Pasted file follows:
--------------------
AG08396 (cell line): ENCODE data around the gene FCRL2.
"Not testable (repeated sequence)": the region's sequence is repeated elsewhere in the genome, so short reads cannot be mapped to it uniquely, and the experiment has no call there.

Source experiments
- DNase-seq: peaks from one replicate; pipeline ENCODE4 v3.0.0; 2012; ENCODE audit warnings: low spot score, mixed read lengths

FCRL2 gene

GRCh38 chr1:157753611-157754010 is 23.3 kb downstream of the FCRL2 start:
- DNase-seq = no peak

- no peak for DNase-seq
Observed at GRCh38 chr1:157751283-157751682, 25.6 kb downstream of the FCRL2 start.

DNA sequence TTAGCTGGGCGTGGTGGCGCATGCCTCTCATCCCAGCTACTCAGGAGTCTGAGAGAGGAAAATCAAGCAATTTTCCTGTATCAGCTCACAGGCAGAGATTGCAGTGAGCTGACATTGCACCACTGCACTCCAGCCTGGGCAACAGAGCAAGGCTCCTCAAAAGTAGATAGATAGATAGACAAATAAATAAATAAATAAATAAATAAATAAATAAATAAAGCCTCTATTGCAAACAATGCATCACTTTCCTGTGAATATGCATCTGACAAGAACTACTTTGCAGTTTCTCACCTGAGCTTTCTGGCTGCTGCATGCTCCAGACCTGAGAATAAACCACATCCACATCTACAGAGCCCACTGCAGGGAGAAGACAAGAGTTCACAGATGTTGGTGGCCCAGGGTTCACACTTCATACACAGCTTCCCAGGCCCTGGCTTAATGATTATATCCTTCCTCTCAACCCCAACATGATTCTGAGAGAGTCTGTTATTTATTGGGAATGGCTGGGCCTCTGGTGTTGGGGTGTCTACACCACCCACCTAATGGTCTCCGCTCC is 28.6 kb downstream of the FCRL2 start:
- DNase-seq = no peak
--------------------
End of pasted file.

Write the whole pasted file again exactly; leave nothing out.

AG08396 (cell line): ENCODE data around the gene FCRL2.
"Not testable (repeated sequence)": the region's sequence is repeated elsewhere in the genome, so short reads cannot be mapped to it uniquely, and the experiment has no call there.

Source experiments
- DNase-seq: peaks from one replicate; pipeline ENCODE4 v3.0.0; 2012; ENCODE audit warnings: low spot score, mixed read lengths

FCRL2 gene

GRCh38 chr1:157753611-157754010 is 23.3 kb downstream of the FCRL2 start:
- DNase-seq = no peak

- no peak for DNase-seq
Observed at GRCh38 chr1:157751283-157751682, 25.6 kb downstream of the FCRL2 start.

DNA sequence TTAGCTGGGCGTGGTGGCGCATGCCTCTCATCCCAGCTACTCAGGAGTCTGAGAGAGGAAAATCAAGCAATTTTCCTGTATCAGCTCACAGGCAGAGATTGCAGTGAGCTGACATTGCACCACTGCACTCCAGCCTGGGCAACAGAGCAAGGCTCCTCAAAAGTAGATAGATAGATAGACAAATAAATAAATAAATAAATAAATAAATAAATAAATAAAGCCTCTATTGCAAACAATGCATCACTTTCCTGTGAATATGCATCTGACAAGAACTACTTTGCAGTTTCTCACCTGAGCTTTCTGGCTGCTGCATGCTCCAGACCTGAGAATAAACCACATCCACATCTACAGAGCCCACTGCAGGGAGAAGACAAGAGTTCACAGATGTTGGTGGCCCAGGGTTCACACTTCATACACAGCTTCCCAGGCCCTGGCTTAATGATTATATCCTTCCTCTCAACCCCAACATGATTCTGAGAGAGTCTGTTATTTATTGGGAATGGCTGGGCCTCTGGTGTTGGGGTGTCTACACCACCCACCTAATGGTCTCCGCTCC is 28.6 kb downstream of the FCRL2 start:
- DNase-seq = no peak